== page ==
[PATCH v2 10/10] clocksource: import ARC timer driver
Vineet.Gupta1 at synopsys.com
Thu Nov 3 16:06:25 PDT 2016
On 11/03/2016 04:01 PM, Daniel Lezcano wrote:
> On Thu, Nov 03, 2016 at 03:50:21PM -0700, Vineet Gupta wrote:
>> On 11/03/2016 03:38 PM, Daniel Lezcano wrote:
>>> On Thu, Nov 03, 2016 at 02:31:41PM -0700, Vineet Gupta wrote:
>>>> This adds support for
>>>> - CONFIG_ARC_TIMERS : legacy 32-bit TIMER0 and TIMER1 which count UP
>>>> from @CNT to @LIMIT, before optionally triggering an interrupt.
>>>> These are programmed using ARC auxiliary register interface.
>>>> These are present in all ARC cores (ARC700 and ARC HS38)
>>>> TIMER0 serves as clockevent for all ARC linux builds.
>>>> TIMER1 is used for clocksource in arc700 builds.
>>>> - CONFIG_ARC_TIMERS_64BIT: 64-bit counters, RTC and GFRC found in
>>>> ARC HS38 cores. These are independnet IP blocks with different
>>>> programming model respectively.
>>>> Signed-off-by: Vineet Gupta <vgupta at synopsys.com>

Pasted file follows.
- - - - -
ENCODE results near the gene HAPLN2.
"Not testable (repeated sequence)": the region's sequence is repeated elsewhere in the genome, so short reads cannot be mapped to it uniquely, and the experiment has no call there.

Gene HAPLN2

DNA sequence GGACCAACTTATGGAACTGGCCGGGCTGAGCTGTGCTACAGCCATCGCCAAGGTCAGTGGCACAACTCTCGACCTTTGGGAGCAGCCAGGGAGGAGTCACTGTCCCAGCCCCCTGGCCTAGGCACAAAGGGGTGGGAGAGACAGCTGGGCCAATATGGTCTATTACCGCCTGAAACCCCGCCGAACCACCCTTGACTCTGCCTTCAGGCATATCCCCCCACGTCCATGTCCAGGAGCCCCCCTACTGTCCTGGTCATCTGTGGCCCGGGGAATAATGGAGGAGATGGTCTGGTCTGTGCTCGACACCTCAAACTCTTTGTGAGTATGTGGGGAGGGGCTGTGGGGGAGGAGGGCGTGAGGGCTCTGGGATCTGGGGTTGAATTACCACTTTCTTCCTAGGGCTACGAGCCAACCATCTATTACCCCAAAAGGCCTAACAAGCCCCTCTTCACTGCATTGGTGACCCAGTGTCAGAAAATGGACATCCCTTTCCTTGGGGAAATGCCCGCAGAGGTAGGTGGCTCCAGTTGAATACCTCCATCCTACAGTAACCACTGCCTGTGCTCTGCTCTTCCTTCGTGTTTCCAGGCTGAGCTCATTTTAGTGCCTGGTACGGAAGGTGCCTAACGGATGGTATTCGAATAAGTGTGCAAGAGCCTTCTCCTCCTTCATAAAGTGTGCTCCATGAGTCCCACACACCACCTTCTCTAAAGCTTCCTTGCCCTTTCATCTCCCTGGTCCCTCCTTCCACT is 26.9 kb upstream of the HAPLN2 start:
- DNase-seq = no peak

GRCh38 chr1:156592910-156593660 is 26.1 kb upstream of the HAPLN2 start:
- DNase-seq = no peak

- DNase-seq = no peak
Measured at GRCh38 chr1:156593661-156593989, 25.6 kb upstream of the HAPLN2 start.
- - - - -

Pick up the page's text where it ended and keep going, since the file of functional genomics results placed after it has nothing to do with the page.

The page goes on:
>>> [ ... ]
>>>> #include <linux/of_irq.h>
>>>> -#include <asm/irq.h>
>>>> #include <soc/arc/timers.h>
>>>> #include <soc/arc/mcip.h>
>>>> @@ -263,7 +248,7 @@ static irqreturn_t timer_irq_handler(int irq, void *dev_id)
>>>> * irq_set_chip_and_handler() asked for handle_percpu_devid_irq()
>>>> struct clock_event_device *evt = this_cpu_ptr(&arc_clockevent_device);
>>>> - int irq_reenable = clockevent_state_periodic(evt);
>>>> + int irq_reenable __maybe_unused = clockevent_state_periodic(evt);
>>> Why is needed __maybe_unused ? I see in the previous driver 'irq_reenable' is
>>> used or is there a change in the previous patches I missed ?
>> This is needed when not building for CONFIG_ARC (saw this when building for ARM)
>> write_aux_reg() becomes a no-op which causes a warning:
>> write_aux_reg(ARC_REG_TIMER0_CTRL, irq_reenable | TIMER_CTRL_NH);
> Instead of adding the __maybe_unused, changing in patch 7/10:
> #define read_aux_reg(r) 0
> #define write_aux_reg(r, v)
> static inline int read_aux_reg(void *)
> return 0;
> static inline void write_aux_reg(void *, u32)
> Should fix the warning.
Good point, slight mod preferred as @reg argument is not really a MMIO register so
not a pointer but a number instead so I'd prefer u32 for that as well.
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